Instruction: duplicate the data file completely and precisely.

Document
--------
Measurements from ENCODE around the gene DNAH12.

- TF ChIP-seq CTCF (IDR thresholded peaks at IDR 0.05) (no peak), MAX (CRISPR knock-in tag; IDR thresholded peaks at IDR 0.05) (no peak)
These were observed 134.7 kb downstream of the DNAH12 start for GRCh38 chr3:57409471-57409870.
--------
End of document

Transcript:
Measurements from ENCODE around the gene DNAH12.

- TF ChIP-seq CTCF (IDR thresholded peaks at IDR 0.05) (no peak), MAX (CRISPR knock-in tag; IDR thresholded peaks at IDR 0.05) (no peak)
These were observed 134.7 kb downstream of the DNAH12 start for GRCh38 chr3:57409471-57409870.